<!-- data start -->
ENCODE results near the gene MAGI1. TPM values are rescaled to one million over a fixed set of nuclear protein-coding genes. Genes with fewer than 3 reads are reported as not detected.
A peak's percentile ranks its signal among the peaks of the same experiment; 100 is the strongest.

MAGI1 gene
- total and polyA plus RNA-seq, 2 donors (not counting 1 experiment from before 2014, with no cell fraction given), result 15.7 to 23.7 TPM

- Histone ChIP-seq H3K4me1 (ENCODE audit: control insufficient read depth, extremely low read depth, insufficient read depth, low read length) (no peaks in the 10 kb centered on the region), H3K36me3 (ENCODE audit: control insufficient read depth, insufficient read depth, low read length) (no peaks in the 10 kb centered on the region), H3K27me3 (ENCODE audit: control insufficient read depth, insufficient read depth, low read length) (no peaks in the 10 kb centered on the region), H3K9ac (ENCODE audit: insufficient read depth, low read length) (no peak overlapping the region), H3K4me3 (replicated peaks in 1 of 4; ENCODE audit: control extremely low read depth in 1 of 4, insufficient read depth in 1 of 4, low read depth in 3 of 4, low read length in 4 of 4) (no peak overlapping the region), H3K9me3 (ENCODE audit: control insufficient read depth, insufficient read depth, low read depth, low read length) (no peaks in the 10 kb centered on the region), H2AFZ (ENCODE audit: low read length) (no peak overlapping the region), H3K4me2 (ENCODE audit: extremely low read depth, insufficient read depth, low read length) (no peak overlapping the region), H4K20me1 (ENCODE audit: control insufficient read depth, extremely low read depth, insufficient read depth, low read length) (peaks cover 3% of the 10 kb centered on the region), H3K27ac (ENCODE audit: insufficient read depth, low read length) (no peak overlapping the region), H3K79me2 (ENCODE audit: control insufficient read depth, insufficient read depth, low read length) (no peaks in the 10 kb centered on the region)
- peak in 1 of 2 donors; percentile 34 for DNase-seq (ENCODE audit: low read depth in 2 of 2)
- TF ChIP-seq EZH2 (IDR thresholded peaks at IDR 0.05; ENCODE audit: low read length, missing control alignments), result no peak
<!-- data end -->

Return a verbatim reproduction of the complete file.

ENCODE results near the gene MAGI1. TPM values are rescaled to one million over a fixed set of nuclear protein-coding genes. Genes with fewer than 3 reads are reported as not detected.
A peak's percentile ranks its signal among the peaks of the same experiment; 100 is the strongest.

MAGI1 gene
- total and polyA plus RNA-seq, 2 donors (not counting 1 experiment from before 2014, with no cell fraction given), result 15.7 to 23.7 TPM

- Histone ChIP-seq H3K4me1 (ENCODE audit: control insufficient read depth, extremely low read depth, insufficient read depth, low read length) (no peaks in the 10 kb centered on the region), H3K36me3 (ENCODE audit: control insufficient read depth, insufficient read depth, low read length) (no peaks in the 10 kb centered on the region), H3K27me3 (ENCODE audit: control insufficient read depth, insufficient read depth, low read length) (no peaks in the 10 kb centered on the region), H3K9ac (ENCODE audit: insufficient read depth, low read length) (no peak overlapping the region), H3K4me3 (replicated peaks in 1 of 4; ENCODE audit: control extremely low read depth in 1 of 4, insufficient read depth in 1 of 4, low read depth in 3 of 4, low read length in 4 of 4) (no peak overlapping the region), H3K9me3 (ENCODE audit: control insufficient read depth, insufficient read depth, low read depth, low read length) (no peaks in the 10 kb centered on the region), H2AFZ (ENCODE audit: low read length) (no peak overlapping the region), H3K4me2 (ENCODE audit: extremely low read depth, insufficient read depth, low read length) (no peak overlapping the region), H4K20me1 (ENCODE audit: control insufficient read depth, extremely low read depth, insufficient read depth, low read length) (peaks cover 3% of the 10 kb centered on the region), H3K27ac (ENCODE audit: insufficient read depth, low read length) (no peak overlapping the region), H3K79me2 (ENCODE audit: control insufficient read depth, insufficient read depth, low read length) (no peaks in the 10 kb centered on the region)
- peak in 1 of 2 donors; percentile 34 for DNase-seq (ENCODE audit: low read depth in 2 of 2)
- TF ChIP-seq EZH2 (IDR thresholded peaks at IDR 0.05; ENCODE audit: low read length, missing control alignments), result no peak